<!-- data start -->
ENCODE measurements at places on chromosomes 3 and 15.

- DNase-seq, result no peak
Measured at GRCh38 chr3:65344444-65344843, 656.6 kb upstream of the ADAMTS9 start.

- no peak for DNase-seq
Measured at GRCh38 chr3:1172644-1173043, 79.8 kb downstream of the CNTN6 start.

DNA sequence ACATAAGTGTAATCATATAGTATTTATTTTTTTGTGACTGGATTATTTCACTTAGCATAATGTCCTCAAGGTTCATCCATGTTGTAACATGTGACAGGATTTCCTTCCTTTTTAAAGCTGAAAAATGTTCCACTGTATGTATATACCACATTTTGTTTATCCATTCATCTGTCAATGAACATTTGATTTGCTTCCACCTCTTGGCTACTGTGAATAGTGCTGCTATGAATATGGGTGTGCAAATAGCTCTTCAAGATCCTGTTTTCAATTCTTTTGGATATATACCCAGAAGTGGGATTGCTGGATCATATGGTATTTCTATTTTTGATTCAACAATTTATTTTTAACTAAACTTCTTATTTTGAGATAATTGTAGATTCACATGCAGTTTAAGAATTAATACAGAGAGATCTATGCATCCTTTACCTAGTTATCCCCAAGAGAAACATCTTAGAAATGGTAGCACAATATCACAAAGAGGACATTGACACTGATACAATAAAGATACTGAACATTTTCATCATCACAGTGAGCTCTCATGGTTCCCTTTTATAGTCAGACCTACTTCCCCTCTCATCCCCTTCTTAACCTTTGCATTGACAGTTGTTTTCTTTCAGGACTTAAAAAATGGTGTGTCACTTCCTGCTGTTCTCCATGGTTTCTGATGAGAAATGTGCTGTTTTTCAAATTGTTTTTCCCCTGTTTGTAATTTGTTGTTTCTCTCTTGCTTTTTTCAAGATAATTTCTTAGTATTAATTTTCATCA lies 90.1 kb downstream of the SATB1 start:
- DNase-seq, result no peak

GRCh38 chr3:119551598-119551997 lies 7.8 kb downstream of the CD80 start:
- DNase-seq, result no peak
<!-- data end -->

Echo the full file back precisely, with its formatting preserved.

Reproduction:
ENCODE measurements at places on chromosomes 3 and 15.

- DNase-seq, result no peak
Measured at GRCh38 chr3:65344444-65344843, 656.6 kb upstream of the ADAMTS9 start.

- no peak for DNase-seq
Measured at GRCh38 chr3:1172644-1173043, 79.8 kb downstream of the CNTN6 start.

DNA sequence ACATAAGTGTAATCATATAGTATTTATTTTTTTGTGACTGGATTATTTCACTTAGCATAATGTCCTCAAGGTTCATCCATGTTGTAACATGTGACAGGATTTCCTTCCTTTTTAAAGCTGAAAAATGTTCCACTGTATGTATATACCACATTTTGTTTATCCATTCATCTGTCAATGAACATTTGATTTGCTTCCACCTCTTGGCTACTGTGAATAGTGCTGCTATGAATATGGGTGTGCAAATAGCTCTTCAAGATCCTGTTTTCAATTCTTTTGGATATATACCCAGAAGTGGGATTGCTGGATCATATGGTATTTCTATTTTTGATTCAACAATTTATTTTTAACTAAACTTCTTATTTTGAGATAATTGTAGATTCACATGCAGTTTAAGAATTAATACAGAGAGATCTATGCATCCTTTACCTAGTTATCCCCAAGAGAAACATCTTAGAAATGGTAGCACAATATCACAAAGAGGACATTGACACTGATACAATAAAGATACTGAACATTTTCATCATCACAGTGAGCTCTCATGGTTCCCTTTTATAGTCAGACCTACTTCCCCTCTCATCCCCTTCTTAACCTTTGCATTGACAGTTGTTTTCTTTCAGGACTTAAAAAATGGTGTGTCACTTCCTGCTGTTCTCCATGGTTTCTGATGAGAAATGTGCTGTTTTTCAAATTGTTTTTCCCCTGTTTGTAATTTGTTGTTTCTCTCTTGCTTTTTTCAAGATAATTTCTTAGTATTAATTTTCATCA lies 90.1 kb downstream of the SATB1 start:
- DNase-seq, result no peak

GRCh38 chr3:119551598-119551997 lies 7.8 kb downstream of the CD80 start:
- DNase-seq, result no peak